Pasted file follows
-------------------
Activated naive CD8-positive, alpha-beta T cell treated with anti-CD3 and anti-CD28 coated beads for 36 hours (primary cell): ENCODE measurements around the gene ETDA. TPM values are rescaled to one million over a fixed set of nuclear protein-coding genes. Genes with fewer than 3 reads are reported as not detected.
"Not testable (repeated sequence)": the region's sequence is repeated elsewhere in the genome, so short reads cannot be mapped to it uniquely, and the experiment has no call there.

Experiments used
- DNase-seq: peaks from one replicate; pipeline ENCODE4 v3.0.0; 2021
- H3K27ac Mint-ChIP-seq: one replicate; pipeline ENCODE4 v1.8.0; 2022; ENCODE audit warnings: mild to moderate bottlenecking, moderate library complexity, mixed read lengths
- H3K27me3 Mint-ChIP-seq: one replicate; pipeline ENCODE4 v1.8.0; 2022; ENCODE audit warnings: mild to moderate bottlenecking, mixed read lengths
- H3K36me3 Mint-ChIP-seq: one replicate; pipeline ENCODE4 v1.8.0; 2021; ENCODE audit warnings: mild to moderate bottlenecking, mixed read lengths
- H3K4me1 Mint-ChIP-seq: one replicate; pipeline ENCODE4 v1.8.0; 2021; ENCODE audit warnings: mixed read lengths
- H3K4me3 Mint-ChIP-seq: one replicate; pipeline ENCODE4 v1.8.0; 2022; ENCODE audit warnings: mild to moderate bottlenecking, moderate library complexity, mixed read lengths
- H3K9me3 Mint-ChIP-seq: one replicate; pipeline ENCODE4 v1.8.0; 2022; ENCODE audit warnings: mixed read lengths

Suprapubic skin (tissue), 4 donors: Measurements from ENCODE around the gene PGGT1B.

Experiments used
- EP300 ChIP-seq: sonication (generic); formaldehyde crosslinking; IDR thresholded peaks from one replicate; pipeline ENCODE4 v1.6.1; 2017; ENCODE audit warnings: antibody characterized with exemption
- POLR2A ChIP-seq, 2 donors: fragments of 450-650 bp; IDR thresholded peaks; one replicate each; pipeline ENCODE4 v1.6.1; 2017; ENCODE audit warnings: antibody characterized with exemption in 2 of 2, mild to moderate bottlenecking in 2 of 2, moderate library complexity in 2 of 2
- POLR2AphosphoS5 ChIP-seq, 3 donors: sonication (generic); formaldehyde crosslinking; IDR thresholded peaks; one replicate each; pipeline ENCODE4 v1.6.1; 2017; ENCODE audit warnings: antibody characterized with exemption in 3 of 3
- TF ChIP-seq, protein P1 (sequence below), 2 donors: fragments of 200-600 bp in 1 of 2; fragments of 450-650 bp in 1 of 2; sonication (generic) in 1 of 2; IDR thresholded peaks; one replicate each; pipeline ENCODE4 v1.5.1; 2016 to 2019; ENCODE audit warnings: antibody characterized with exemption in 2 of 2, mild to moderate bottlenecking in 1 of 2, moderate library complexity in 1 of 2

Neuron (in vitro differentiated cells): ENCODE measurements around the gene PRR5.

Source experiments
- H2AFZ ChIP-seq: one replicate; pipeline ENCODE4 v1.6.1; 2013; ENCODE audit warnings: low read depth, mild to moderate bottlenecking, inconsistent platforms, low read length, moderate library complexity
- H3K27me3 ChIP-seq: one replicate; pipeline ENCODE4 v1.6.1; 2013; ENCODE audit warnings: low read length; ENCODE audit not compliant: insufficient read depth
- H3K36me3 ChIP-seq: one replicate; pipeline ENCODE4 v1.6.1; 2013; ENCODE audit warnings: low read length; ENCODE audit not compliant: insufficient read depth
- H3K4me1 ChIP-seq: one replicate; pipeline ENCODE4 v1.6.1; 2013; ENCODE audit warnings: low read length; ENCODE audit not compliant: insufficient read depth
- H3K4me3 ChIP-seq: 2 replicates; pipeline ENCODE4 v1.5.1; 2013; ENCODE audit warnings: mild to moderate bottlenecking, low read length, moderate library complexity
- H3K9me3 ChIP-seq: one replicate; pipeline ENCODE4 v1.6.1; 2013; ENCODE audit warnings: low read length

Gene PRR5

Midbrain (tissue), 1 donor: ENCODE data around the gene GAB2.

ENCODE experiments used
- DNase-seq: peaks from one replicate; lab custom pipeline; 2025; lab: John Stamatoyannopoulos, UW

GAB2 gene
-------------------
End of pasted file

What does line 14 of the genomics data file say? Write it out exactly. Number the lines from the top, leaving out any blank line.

- POLR2A ChIP-seq, 2 donors: fragments of 450-650 bp; IDR thresholded peaks; one replicate each; pipeline ENCODE4 v1.6.1; 2017; ENCODE audit warnings: antibody characterized with exemption in 2 of 2, mild to moderate bottlenecking in 2 of 2, moderate library complexity in 2 of 2